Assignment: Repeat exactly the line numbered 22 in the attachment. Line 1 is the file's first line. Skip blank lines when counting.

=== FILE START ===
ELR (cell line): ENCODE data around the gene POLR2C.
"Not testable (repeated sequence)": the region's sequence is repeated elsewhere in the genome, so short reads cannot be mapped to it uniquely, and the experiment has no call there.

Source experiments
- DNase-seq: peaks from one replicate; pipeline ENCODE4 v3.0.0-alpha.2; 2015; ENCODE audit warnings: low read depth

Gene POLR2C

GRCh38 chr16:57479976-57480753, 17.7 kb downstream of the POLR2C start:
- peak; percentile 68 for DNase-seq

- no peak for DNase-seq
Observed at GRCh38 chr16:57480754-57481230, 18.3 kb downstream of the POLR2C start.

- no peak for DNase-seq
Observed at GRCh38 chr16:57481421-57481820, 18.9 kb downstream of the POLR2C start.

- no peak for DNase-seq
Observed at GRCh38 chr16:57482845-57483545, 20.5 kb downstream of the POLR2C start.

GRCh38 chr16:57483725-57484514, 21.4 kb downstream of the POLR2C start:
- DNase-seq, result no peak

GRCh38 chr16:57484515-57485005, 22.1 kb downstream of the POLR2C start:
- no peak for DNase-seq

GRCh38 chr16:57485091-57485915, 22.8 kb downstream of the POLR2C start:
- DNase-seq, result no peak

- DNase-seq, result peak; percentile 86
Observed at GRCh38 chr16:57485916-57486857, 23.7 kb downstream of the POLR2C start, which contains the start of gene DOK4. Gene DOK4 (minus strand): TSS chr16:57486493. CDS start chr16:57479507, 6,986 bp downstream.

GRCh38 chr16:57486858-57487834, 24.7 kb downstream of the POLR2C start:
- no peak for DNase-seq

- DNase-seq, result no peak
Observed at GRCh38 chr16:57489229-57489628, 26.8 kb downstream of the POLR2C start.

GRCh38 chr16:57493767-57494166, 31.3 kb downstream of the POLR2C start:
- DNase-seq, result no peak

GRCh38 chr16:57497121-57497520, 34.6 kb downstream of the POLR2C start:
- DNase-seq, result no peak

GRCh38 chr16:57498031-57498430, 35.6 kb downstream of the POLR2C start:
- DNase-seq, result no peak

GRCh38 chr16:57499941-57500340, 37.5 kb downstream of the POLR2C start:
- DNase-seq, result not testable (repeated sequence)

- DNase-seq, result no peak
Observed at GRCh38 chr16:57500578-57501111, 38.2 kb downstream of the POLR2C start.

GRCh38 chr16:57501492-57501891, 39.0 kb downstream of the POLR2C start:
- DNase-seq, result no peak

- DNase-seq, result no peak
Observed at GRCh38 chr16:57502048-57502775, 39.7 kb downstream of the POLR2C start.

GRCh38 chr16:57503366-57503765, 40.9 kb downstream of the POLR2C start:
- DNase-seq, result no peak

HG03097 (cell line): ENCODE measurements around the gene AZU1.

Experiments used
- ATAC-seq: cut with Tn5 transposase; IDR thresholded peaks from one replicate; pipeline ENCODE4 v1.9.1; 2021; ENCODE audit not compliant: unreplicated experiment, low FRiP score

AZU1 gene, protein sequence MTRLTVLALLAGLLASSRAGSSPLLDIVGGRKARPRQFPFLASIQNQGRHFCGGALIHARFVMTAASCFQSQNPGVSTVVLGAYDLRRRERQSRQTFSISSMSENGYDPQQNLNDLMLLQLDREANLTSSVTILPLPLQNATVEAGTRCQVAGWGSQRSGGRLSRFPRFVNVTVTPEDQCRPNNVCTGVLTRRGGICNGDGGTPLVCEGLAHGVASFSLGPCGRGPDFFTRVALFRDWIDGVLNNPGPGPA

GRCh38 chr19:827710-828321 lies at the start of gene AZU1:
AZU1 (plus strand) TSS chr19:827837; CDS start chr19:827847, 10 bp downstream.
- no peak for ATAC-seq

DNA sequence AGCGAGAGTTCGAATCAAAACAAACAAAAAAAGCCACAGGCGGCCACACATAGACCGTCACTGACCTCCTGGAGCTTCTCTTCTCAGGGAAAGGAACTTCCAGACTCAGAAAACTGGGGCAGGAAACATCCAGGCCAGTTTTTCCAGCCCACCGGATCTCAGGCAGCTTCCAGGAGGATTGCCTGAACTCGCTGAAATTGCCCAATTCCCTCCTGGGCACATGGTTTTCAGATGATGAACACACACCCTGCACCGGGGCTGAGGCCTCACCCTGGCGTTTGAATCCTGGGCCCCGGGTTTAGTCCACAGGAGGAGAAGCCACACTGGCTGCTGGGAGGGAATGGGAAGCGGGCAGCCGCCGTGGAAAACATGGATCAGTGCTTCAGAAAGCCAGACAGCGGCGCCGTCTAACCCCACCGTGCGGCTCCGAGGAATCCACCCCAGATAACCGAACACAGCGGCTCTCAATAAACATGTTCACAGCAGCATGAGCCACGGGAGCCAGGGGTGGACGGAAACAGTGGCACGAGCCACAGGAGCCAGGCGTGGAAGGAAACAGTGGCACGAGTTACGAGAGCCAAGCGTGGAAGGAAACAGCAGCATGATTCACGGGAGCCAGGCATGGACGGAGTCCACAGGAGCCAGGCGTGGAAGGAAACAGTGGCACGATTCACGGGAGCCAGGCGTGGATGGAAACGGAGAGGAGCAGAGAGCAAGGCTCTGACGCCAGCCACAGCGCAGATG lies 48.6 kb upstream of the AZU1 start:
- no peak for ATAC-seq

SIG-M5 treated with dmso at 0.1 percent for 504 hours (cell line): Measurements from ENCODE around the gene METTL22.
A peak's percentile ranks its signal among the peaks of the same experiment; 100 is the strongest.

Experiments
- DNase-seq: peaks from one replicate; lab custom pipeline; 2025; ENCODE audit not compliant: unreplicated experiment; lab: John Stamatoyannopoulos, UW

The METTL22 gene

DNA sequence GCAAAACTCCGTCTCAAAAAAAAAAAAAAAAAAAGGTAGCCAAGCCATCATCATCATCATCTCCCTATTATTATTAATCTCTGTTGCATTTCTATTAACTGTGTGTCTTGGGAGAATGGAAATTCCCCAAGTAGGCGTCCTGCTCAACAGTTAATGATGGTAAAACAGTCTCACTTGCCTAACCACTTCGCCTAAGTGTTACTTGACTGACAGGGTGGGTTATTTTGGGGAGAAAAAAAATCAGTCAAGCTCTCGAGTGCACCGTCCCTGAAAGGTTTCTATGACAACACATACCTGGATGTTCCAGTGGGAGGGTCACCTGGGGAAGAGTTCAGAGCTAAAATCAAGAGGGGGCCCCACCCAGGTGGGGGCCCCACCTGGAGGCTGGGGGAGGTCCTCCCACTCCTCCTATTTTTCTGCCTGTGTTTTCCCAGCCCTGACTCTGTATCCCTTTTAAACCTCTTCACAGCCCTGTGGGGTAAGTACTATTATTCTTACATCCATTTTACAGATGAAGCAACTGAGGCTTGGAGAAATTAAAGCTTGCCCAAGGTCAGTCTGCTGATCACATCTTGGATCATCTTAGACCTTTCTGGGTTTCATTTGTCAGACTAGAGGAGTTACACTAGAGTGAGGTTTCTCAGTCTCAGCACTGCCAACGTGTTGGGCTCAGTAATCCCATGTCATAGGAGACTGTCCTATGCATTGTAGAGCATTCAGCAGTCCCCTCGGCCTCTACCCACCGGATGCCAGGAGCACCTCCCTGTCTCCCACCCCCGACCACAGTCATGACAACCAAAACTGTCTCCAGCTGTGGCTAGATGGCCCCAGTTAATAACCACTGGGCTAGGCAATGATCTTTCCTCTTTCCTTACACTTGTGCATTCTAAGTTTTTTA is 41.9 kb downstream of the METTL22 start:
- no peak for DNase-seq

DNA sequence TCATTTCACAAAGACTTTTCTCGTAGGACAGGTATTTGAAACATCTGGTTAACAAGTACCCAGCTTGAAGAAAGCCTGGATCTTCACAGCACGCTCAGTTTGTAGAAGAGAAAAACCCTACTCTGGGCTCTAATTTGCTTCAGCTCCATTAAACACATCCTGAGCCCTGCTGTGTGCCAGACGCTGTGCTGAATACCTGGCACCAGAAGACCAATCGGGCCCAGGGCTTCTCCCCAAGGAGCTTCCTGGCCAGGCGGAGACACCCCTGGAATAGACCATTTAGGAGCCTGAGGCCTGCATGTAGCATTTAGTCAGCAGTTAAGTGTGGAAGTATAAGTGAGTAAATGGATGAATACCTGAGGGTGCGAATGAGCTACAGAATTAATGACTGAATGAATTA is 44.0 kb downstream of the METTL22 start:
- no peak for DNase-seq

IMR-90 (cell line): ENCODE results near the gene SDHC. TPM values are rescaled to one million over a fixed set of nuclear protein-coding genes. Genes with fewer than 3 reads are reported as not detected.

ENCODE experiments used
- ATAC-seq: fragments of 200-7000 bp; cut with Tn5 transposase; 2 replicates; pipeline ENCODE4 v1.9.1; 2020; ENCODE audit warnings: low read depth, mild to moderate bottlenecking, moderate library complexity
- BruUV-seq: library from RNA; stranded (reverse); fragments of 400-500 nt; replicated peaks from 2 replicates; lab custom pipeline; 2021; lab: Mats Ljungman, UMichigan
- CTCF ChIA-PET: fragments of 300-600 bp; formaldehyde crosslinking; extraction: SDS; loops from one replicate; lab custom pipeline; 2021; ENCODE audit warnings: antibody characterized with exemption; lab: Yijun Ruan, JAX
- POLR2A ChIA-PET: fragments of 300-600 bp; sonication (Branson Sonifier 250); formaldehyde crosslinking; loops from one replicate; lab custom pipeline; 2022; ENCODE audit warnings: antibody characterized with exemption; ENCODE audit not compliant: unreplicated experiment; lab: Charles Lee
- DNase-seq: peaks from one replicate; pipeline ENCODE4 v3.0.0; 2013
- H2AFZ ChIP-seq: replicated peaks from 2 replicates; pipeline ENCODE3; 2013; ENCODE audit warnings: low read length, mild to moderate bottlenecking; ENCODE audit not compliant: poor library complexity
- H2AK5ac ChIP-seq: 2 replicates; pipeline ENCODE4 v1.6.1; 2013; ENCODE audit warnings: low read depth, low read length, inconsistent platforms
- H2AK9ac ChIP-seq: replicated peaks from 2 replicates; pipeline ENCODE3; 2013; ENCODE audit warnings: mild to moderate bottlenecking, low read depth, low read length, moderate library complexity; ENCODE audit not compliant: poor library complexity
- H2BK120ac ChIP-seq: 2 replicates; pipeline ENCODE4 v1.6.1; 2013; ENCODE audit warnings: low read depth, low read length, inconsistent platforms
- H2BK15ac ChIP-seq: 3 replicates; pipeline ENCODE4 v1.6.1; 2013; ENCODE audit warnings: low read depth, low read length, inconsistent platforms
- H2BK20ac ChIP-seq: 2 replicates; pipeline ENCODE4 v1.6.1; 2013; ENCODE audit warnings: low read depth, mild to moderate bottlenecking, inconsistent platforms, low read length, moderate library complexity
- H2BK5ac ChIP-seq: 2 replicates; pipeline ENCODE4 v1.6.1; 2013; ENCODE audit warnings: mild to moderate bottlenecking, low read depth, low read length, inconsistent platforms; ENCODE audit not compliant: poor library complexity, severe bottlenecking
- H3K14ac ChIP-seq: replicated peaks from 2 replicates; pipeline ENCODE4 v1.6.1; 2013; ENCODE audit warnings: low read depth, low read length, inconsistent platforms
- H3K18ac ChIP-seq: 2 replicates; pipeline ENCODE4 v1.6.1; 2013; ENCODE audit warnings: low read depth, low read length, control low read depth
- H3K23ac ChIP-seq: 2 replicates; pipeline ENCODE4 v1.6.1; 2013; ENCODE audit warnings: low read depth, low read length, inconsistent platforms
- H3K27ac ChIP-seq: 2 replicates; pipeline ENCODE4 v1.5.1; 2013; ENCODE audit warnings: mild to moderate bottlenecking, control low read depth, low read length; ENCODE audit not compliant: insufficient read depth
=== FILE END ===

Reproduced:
GRCh38 chr16:57486858-57487834, 24.7 kb downstream of the POLR2C start: